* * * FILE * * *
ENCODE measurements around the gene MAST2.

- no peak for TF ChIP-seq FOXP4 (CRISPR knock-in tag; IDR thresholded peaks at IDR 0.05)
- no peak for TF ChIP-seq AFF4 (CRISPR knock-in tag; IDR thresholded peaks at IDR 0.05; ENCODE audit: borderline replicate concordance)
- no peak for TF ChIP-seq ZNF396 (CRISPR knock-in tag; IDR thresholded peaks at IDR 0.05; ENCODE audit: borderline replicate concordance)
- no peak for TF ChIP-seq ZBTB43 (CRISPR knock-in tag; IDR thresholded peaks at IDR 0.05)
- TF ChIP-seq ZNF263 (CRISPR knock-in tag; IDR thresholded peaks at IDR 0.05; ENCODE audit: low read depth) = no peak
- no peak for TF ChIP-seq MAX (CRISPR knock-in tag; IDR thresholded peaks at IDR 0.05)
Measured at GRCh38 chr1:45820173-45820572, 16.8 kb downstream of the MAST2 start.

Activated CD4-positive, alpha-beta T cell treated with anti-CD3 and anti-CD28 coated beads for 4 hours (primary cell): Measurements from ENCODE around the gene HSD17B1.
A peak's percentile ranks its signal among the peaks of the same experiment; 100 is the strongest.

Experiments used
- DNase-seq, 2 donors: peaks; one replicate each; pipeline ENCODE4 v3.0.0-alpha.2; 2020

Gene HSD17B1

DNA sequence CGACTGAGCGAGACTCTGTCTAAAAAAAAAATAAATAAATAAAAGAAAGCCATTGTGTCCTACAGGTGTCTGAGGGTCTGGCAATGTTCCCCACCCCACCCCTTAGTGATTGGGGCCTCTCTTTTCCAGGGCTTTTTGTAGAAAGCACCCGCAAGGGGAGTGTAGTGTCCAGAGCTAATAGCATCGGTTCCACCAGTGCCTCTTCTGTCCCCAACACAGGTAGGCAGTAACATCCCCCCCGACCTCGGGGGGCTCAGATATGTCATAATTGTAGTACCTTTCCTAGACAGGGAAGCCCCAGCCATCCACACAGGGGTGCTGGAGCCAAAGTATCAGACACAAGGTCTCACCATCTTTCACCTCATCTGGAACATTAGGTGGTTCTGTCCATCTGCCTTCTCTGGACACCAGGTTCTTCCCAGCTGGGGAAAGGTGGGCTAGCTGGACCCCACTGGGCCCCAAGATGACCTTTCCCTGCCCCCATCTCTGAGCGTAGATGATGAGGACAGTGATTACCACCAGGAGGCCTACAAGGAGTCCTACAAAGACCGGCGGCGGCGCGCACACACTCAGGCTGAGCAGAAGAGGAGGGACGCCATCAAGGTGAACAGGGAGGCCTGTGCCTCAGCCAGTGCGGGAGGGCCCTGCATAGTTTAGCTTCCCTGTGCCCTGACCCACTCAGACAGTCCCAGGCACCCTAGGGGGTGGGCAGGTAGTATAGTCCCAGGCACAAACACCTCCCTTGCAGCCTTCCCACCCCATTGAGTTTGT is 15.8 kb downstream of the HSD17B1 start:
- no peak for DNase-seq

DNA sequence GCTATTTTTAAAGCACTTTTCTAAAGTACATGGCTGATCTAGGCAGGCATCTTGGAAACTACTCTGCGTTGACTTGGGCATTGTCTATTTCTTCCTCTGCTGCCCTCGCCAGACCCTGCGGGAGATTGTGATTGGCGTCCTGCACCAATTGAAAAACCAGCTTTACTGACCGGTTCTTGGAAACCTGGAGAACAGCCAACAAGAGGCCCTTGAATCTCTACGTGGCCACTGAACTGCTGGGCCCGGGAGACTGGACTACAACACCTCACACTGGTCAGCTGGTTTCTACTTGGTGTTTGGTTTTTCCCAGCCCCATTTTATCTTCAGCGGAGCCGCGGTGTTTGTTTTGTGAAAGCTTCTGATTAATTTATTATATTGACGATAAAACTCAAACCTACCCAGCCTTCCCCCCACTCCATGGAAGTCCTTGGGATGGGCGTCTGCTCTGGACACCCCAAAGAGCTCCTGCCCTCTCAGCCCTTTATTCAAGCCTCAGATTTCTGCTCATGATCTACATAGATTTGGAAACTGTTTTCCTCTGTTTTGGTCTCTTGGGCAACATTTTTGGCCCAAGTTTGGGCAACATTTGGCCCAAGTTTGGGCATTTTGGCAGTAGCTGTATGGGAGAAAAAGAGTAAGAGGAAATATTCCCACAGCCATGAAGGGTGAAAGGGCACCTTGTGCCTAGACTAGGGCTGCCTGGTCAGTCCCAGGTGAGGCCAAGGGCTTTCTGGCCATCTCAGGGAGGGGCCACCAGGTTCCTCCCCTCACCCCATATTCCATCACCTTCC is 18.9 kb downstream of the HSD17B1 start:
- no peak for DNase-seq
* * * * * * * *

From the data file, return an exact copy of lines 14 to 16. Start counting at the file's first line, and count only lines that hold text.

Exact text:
DNA sequence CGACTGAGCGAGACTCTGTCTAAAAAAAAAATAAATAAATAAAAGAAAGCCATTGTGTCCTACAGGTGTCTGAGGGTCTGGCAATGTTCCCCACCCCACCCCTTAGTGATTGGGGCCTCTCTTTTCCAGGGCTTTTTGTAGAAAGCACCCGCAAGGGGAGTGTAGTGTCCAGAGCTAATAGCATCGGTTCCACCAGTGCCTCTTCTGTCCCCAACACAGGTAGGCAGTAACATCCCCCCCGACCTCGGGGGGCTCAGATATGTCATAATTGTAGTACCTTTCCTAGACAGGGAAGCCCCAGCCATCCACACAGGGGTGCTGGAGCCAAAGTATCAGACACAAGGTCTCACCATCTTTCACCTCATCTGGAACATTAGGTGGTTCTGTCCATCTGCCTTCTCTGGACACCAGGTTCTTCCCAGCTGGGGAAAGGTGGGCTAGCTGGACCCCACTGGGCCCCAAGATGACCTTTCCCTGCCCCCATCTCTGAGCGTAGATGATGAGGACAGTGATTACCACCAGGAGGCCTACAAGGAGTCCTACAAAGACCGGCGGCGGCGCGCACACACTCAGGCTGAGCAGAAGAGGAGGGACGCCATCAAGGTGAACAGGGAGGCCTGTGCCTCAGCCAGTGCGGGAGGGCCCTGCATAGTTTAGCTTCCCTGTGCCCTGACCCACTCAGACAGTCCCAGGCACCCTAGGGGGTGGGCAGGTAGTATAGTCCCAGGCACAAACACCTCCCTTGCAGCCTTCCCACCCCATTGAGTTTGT is 15.8 kb downstream of the HSD17B1 start:
- no peak for DNase-seq

DNA sequence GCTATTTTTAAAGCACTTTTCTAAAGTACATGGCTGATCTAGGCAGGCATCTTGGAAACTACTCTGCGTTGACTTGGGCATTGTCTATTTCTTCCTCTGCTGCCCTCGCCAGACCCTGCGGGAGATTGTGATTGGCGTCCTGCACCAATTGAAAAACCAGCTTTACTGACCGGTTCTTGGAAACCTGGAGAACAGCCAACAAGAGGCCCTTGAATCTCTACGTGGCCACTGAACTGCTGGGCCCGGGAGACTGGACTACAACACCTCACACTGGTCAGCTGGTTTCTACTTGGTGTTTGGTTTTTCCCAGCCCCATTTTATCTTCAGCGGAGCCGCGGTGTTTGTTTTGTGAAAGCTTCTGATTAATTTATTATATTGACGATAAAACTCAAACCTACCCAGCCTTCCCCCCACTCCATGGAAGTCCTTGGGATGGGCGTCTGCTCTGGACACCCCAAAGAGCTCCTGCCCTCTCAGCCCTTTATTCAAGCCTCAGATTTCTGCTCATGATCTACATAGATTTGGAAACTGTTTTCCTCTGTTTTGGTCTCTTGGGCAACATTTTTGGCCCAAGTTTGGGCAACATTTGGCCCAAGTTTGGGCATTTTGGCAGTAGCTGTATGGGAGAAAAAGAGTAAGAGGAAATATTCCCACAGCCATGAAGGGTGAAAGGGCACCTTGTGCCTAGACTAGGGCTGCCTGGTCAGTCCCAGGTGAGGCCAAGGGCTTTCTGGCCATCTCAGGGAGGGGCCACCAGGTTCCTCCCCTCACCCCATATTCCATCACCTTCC is 18.9 kb downstream of the HSD17B1 start: